Budget deficit starts fast in new fiscal year

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The new fiscal year got off to a rocky start in October, as the Treasury Department reported Tuesday that Uncle Sam ran a budget deficit of $100 billion last month, up 60 percent from a year earlier, and the largest deficit in October since 2015.

Compared to the same month a year ago, spending was up by over $50 billion, while revenues increased by $17 billion, again demonstrating stronger economic growth – but that growth has not brought the federal deficit under control as promised repeatedly by GOP leaders in Congress and the White House.

The feds brought in $252.7 billion in revenues, compared to a spending level of $353.2 billion in October – giving taxpayers $100.5 billion more in red ink, in the very first month of Fiscal Year 2019.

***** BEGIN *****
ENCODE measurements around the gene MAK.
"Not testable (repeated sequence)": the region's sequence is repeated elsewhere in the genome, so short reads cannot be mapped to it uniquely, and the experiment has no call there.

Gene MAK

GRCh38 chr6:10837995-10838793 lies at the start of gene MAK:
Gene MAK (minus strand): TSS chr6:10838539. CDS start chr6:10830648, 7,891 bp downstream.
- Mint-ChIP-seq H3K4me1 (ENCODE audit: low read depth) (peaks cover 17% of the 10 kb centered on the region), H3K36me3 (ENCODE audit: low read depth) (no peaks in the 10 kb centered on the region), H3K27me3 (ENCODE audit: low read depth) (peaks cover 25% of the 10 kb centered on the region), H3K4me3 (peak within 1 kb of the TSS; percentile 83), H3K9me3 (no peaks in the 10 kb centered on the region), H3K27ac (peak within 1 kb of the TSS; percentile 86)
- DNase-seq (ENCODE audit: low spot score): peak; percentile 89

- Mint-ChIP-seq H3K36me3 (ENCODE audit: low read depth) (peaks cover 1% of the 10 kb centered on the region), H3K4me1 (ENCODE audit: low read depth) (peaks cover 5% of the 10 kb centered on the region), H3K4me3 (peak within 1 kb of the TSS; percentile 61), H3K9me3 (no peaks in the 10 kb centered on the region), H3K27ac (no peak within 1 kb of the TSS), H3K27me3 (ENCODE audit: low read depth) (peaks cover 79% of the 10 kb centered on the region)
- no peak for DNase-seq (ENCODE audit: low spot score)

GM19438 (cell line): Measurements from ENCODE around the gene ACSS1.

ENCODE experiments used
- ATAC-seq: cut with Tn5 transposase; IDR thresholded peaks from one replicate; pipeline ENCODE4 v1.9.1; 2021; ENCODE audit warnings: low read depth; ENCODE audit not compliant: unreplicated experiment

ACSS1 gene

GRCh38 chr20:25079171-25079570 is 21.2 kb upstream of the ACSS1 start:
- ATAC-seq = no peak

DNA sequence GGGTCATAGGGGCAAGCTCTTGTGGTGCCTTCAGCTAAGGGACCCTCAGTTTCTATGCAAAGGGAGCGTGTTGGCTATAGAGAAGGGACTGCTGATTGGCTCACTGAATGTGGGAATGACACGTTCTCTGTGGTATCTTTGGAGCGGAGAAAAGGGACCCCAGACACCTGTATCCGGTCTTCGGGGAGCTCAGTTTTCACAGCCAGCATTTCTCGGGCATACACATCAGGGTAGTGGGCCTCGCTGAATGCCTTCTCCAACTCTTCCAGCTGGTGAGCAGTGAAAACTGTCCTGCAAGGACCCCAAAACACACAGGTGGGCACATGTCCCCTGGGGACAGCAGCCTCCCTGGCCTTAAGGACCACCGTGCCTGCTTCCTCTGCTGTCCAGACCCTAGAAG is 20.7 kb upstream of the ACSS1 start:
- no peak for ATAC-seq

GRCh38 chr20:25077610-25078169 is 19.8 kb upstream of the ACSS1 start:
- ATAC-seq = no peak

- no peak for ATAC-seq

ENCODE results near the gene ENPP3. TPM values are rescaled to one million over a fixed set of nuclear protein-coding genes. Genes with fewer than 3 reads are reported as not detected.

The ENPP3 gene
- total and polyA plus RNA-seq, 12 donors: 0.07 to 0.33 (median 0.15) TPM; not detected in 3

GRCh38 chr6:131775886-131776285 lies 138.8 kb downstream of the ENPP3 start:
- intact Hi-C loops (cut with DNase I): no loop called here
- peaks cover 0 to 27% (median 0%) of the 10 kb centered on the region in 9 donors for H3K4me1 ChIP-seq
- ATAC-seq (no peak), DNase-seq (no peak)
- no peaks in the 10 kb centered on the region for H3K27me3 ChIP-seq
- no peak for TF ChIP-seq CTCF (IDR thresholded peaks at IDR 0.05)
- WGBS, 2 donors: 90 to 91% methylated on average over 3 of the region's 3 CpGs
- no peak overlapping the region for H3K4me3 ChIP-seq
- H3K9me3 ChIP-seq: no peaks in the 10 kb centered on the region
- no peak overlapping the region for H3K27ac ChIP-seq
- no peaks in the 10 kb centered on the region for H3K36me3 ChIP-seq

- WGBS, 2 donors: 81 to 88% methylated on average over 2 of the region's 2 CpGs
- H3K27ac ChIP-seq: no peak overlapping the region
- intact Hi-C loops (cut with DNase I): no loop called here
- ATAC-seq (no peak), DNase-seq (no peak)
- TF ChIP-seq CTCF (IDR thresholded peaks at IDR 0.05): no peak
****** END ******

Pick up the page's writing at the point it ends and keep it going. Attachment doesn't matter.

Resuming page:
The budget estimates from the White House already envision a deficit in 2019 which could go over $1 trillion, though the deficit for 2018 settled at less than original estimates, totaling $779 billion.

That yearly deficit was the largest since 2012.

“October revenues are up 7% compared to last year, but over half of that increase is due to tariffs & excise taxes,” wrote budget expert Tyler Evilsizer, who points out that collections of individual income tax revenue increased less than one percent in October.

While Republicans in Congress had routinely pledged to enact a balanced budget, those promises haven’t come close to being fulfilled under the Trump Administration.

Here are the White House estimates for the budget deficit in coming years:

2019 – $984 billion
2020 – $987 billion
2021 – $916 billion
2022 – $852 billion
2023 – $774 billion

The ten year outlook from the White House does not envision a balanced budget.